Iceland’s housing market has soared 56 percent since its 2009 crash.
But one of the island’s biggest property investors said there’s more to come, and is adding to its exposure.
“There is a growing demand, and the market is going to be supported by a lack of supply for the next few years,” said Gisli Haukksson cofounder and CEO of Gamma Capital Management Ltd., an investment fund that manages more than $1 billion in assets. He said lower interest rates will also help.
“Both real and nominal interest rates have been dropping quite fast in Iceland,” Haukksson said in an interview in Reykjavik. The central bank is due to announce its next rate decision on Wednesday. It cut the benchmark seven-day term-deposit rate by a quarter of a percentage point, to 4.25 percent, last month.
After its 2008 economic meltdown, real-house prices in Iceland fell by a third in the space of two years.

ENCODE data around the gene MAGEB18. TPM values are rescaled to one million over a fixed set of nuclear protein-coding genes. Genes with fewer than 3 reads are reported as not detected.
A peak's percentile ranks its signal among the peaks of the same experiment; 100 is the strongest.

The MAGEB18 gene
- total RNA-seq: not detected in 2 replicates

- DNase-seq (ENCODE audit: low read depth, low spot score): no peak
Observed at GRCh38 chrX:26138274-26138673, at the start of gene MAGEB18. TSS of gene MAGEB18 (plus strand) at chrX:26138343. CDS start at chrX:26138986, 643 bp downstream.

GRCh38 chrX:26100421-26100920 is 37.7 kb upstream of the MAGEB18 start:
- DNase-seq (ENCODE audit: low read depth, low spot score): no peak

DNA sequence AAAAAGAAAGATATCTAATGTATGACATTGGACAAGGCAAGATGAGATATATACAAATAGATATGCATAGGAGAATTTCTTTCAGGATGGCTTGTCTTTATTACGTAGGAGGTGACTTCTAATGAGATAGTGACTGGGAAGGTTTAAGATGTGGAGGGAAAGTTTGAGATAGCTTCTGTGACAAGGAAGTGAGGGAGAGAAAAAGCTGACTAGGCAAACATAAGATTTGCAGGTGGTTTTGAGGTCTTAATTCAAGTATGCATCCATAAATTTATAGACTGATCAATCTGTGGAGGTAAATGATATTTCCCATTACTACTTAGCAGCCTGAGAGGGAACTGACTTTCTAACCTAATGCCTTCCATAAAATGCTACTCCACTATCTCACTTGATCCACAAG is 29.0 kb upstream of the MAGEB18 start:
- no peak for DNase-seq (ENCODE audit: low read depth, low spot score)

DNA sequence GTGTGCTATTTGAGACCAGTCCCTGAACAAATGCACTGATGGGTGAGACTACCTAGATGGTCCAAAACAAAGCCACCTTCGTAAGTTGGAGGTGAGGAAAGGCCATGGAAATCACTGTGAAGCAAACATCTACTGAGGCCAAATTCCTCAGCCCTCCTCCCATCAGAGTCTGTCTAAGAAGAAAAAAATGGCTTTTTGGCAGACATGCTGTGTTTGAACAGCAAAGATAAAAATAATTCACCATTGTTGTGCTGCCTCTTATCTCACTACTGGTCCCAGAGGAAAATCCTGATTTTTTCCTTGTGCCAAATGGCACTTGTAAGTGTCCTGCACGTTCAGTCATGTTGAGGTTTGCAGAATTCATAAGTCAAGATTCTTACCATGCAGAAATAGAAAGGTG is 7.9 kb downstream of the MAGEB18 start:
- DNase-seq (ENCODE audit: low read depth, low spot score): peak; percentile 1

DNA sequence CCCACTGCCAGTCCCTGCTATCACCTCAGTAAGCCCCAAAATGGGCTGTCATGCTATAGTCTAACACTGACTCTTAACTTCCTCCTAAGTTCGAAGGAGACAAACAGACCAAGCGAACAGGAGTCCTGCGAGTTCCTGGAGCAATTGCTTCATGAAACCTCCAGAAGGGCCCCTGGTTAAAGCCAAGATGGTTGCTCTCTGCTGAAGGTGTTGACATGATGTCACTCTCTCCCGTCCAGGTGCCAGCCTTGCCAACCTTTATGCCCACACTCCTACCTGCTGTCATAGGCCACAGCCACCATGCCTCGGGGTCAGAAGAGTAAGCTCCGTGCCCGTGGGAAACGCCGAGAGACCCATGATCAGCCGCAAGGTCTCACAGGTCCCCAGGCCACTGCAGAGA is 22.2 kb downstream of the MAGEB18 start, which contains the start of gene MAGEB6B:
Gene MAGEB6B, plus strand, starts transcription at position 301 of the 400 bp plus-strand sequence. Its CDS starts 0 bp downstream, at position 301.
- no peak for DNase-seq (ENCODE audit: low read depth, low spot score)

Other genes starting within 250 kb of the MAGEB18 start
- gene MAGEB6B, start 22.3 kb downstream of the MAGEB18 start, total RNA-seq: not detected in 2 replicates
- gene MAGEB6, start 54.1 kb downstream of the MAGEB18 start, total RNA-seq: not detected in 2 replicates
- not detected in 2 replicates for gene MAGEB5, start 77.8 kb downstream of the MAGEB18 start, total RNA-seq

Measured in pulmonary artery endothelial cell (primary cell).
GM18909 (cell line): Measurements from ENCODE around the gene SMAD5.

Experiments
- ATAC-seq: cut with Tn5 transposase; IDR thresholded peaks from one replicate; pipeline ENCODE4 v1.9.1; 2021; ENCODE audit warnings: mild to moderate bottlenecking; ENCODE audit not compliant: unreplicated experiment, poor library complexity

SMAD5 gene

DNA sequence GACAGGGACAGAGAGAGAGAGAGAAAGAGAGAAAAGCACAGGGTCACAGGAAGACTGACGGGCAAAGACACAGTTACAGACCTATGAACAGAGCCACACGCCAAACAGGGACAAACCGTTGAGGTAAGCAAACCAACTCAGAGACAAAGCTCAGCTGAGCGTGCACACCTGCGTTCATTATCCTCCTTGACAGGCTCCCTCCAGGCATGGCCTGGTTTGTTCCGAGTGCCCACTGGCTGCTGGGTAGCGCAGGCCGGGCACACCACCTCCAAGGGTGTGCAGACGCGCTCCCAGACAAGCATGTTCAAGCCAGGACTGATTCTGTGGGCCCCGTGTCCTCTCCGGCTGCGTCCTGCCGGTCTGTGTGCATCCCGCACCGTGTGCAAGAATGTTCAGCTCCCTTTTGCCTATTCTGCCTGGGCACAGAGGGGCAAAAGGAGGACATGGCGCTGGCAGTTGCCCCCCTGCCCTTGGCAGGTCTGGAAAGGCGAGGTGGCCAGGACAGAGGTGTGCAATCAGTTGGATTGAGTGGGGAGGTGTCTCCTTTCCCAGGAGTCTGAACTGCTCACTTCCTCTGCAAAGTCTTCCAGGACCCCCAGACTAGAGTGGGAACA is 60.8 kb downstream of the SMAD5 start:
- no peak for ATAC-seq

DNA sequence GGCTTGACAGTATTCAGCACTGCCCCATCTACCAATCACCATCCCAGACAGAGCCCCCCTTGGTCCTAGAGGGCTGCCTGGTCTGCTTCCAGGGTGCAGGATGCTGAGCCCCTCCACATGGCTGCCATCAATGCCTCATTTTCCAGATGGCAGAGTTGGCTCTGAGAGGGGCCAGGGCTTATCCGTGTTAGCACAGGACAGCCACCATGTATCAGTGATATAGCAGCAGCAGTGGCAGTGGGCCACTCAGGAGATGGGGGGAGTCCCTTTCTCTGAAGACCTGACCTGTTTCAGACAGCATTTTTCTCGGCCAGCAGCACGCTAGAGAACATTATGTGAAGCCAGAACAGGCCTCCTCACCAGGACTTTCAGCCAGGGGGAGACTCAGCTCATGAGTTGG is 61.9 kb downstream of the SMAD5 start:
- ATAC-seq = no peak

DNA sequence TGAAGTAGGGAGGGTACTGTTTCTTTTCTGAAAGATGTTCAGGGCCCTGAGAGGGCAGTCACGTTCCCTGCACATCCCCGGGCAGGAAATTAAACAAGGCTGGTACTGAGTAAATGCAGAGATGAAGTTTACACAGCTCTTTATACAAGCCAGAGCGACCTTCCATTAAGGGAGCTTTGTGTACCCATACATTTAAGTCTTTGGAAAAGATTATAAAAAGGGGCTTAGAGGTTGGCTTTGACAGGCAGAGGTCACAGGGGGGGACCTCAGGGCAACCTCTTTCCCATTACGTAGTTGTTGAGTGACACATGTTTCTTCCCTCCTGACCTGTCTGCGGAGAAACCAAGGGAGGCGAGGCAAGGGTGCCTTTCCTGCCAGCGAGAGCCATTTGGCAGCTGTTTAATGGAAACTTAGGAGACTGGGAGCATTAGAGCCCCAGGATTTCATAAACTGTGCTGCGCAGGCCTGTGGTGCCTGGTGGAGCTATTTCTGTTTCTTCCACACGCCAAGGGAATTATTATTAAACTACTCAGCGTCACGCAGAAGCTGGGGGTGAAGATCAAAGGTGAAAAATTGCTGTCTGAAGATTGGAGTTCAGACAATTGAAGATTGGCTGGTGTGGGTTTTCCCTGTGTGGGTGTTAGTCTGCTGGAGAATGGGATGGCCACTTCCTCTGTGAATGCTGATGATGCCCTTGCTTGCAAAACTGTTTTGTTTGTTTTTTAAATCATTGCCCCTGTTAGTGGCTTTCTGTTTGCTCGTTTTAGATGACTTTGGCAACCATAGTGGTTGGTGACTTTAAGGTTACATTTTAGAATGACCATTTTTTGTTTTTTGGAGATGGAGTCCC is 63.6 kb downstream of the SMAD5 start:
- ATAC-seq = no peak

But the island’s meteoric recovery has drawn investors’ attention, especially since the central bank exited capital controls this year. After contracting about 7 percent in 2009, the economy grew more than 7 percent in 2016. Booms in tourism and construction are driving growth.
In the housing market, the central bank said Airbnb Inc. is helping drive prices higher. It recently cited a “surge in short-term private rentals,” with the number of listed flats in August up almost 65 percent from a year earlier.
The central bank said house prices are unlikely to drop as long as the lack of supply continues.
“The outlook is for a continued housing shortage for a while yet, although it could subside in the next two years,” it said last month. “Most signs indicate that demand will continue to grow, which will contribute to further price increases, other things being equal.”
Haukksson said Gamma has recently bought a developer for residential housing, and plans to build around 4,000 houses over the next half decade. He wants to list the company on the stock exchange next year.
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